His retreat from
the Trojans was no doubt also due to the declining health of his 81-year-old
mom, Alyce. Rick's father, Ray, who was a power in the Milwaukee labor
movement—Jimmy Carter called the house the night he won the presidency in
1976—has been dead for two decades, and Alyce has slept with his sweater every
night since. Two summers ago Rick and his two sisters put her in a home, but in
six weeks Alyce sank so precipitously that they took her out again. "I'll
see her through to the end," he says. "I told her, 'Mom, as long as I'm
alive, you're not going to have to worry. You're not going in that home unless
you want to.'"
Now Alyce lives
in a Milwaukee condo, MedicAlert at the ready, and Majerus makes a point of
spending his parents' anniversary, his dad's birthday and Christmas with her.
They watch war movies. Alyce tells how Ray lost 50 pounds fighting on Okinawa
in World War II, licking water off leaves and sucking leather shoelaces to stay
alive. Home from the war, Ray ate and ate and became the big man Rick worships
still. After deciding last spring to get back into coaching, Rick drew a mental
radius—five-hour car ride, max—around Milwaukee. Saint Louis wasn't Cindy
Crawford, Lord knows; witness the 9--7 Billikens' record-low 20-point output in
a loss at George Washington last Thursday. But a new on-campus arena is coming,
and he's near enough to get home fast.
getting old in America," Majerus says. "Tonight I wanted to call my mom
but didn't have time. Tomorrow morning I'll call her, and it'll be a call about
nothing—like Seinfeld—but that's good. It's her half hour. She'll wonder about
my health, how's the team look, but she won't know what the team is. We went to
the Final Four, and she said, 'What division?' I said, 'Uh, Mom ... it's going
to be a big crowd.'"
Network TV and
out-of-town scribes love Majerus. For them he'll open up practice and meetings.
He calls his greatest career moment the day Andre Miller graduated; he's been
known to give players a game off to prepare for exams; he can list the reasons
why Mark Twain's The Mysterious Stranger is a great story. He speaks movingly
of participating in civil rights marches with his father, and even those who
don't like him will tell you about the countless times he's helped cancer
patients, the solicitous letters he's sent in times of grief. This Majerus, of
course, dovetails with his joke-cracking persona; it follows that someone who
pokes fun at himself might have a healthy perspective on life. Even the NCAA
violations that helped put Utah on three years' probation in 2003 came off as
endearing; Majerus paid for a few players' meals, provided milk and cookies at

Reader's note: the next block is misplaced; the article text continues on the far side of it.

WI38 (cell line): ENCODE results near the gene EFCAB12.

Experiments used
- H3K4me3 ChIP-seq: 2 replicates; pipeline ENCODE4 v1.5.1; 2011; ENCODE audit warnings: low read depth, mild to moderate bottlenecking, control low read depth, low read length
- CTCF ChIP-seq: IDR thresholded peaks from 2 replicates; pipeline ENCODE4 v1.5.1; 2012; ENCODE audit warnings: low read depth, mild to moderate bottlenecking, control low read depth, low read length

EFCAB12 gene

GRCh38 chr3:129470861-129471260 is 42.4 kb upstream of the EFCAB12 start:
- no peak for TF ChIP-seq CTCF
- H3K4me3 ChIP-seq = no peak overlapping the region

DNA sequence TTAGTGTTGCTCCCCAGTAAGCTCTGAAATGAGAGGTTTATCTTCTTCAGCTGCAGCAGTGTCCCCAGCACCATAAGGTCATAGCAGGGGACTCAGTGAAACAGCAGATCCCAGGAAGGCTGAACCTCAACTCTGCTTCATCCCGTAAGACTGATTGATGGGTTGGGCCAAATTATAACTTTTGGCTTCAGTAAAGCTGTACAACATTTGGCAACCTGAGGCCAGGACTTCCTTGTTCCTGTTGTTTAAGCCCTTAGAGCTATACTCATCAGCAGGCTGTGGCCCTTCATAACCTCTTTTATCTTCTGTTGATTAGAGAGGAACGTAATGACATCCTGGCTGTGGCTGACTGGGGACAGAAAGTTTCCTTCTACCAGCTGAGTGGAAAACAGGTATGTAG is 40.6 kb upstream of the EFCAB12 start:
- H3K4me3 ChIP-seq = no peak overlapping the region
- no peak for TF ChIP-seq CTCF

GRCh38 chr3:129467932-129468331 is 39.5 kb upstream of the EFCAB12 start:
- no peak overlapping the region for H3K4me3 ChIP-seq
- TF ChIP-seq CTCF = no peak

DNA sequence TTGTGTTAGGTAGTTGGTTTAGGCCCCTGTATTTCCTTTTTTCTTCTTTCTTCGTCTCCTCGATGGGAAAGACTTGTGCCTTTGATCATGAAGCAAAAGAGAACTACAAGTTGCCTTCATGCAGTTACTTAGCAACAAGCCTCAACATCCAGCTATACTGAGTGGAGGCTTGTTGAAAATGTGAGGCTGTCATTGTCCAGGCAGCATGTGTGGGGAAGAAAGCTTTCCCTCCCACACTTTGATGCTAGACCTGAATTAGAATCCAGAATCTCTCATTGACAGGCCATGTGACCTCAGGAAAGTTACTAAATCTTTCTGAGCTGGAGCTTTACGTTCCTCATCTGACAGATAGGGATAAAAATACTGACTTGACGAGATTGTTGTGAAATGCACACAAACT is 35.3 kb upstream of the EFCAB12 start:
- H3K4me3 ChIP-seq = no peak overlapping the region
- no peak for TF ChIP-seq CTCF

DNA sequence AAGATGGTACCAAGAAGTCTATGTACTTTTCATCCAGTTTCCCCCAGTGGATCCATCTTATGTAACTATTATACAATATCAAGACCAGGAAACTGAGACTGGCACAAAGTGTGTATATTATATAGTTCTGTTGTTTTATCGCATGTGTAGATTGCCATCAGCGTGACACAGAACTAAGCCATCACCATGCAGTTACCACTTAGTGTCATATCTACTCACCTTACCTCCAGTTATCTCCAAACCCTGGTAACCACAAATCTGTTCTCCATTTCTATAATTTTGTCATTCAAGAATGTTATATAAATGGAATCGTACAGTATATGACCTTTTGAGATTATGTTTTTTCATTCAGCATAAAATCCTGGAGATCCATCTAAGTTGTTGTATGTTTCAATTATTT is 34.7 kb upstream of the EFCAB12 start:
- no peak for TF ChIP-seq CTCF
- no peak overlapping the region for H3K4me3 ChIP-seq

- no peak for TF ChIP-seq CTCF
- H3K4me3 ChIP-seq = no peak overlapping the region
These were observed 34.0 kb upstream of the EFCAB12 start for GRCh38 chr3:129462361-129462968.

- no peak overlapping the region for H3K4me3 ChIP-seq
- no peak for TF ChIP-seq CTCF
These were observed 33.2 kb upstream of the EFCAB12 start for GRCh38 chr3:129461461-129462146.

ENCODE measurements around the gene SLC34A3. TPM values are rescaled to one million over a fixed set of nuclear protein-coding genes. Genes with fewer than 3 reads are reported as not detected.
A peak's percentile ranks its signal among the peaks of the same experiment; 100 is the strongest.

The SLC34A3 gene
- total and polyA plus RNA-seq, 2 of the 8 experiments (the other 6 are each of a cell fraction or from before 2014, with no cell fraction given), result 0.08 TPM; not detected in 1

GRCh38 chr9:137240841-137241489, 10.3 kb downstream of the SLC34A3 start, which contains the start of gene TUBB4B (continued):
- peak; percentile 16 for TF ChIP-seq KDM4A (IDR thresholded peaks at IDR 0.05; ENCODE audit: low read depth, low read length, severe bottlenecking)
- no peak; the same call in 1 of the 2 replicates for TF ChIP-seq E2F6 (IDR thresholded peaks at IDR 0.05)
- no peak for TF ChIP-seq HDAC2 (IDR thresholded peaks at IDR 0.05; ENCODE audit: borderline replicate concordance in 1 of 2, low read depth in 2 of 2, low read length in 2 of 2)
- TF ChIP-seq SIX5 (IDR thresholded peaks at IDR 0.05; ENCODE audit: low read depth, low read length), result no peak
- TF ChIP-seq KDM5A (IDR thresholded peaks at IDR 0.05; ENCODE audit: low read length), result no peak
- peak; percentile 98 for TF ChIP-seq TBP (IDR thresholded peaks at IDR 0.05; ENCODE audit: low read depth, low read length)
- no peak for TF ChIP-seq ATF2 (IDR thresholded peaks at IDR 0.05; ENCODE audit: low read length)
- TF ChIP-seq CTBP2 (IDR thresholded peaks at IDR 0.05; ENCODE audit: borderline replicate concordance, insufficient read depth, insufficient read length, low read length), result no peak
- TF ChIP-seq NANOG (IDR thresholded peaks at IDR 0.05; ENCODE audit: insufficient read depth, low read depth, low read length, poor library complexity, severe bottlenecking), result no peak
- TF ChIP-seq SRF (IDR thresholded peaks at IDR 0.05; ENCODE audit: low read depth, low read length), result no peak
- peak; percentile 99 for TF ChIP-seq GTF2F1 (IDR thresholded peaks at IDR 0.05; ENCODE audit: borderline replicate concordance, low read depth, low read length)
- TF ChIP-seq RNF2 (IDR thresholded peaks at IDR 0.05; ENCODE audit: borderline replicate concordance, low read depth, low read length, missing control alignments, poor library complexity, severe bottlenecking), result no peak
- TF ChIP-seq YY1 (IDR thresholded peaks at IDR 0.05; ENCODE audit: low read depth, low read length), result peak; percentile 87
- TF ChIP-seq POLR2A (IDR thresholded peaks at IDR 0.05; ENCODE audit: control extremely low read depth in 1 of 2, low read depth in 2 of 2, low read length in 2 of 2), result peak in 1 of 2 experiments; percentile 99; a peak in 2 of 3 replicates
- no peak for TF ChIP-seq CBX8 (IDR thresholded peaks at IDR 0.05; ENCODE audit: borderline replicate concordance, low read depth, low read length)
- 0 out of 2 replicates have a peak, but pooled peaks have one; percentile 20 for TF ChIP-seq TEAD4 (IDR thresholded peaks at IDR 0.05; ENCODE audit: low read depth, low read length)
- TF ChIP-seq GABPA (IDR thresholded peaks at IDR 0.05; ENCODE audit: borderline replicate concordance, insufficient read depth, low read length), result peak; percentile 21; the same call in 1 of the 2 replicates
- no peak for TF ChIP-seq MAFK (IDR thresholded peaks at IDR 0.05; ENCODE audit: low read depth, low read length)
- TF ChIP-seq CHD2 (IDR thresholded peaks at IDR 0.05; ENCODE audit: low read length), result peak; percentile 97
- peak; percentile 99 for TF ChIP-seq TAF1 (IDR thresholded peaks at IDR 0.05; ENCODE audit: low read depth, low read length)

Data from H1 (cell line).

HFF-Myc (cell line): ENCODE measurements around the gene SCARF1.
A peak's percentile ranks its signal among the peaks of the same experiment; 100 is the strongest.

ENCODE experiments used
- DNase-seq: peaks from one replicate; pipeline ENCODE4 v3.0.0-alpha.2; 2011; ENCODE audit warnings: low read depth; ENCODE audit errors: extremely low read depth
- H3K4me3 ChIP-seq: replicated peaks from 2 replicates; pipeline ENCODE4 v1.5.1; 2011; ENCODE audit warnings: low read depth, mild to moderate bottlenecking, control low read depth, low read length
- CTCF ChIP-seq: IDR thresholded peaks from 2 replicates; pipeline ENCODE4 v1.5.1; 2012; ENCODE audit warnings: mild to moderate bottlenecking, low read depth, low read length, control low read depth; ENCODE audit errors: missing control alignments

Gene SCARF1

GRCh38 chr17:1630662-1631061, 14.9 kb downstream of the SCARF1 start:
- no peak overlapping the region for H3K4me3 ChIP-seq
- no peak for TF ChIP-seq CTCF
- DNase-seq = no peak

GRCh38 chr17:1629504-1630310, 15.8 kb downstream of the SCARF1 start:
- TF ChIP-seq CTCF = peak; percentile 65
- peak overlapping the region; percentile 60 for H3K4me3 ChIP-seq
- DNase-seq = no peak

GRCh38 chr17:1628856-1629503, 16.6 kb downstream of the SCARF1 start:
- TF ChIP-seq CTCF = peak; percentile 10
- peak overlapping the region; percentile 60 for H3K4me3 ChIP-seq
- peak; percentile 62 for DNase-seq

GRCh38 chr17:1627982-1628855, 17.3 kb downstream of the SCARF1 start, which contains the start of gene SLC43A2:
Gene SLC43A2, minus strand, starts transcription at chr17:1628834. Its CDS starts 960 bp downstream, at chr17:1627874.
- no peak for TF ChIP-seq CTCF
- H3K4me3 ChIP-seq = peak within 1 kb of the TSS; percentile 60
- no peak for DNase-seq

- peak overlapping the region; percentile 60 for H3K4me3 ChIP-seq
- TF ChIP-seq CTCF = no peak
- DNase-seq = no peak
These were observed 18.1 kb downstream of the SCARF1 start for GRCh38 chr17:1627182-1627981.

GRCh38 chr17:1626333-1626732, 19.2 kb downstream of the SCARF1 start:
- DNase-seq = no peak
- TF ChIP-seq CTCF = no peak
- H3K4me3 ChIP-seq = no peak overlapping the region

film sessions. Who do you figure won that p.r. battle, the NCAA or the guy
sharing his Oreos?
Not that Majerus
goes out of his way to polish his image. Sometime before he left Utah, a Salt
Lake City waitress left him a baby with a note. Majerus, married once,
childless and 20 years divorced, famously lived in a Marriott hotel near
campus; everyone knew where to find him. The woman figured Majerus could find
the baby a good home, and word around ESPN is that he nursed the infant with a
bottle while watching film. That couldn't be a more humanizing tableau, but
when the subject is raised, he tries to slough it off.
No, he says
finally, the bottle-and-film part isn't true. "I brought somebody in, a gal
to help me," he says. "Momentarily I thought about keeping [the child],
but I couldn't. Then I called one person who might want to take this baby in,
but the paperwork and the legal aspects were overwhelming. My attorney was
worried about liability issues. I made another call, found a place. I named the
baby after my mom and a friend: Boom, it's gone." He doesn't know to whom.
He doesn't know where. He sent along $5,000, seed money for college. "It
had to be gut-wrenching for the mom," he says. "It was a tough deal for
His players got
glimpses of that Majerus when he'd bring in a deaf team to teach the value of
communication, or go out of his way to help the players' families. When then
freshman forward Britton Johnsen was falsely accused by a North Carolina player
of using a racial slur during the 1998 NCAA semifinals, Majerus publicly
declared himself so sure of Johnsen's innocence that he promised to quit if the
allegation proved true. "I was terrified," Johnsen says, "and that
just relieved me of everything. It was unbelievable that he did that for
So, no, it's
never shocking to hear people use the word compassionate or great to describe
Majerus. "And they're absolutely right," Burgess says. "There's
just other parts about him that are...." He stops to find the right word.
the body: Is it a weapon? A shield? Or is it just that Majerus, unlike so many
in our fit-versus-fat culture, simply doesn't care about the impact of his
physique? He may be the least self-conscious man alive. How else to explain his
propensity to get naked—in practice, watching film, at meetings, during
interviews? Nearly every former player of Majerus's has a can-you-believe-it
time, [ Utah was] recruiting me, and after the game I went down to the [ Utes']
locker room," says Jeff Johnsen, who signed with Utah in 1996. "His
hair's everywhere and his sweater's off and he's just drenched, and he's eating
a whole pizza in front of me and he's like, 'You want any?' I grab a piece, and
then he starts undressing and gets in the shower and is still talking to me. It
was funny. It was weird. How many grown, fat, naked men do you see when you're
a high school kid?"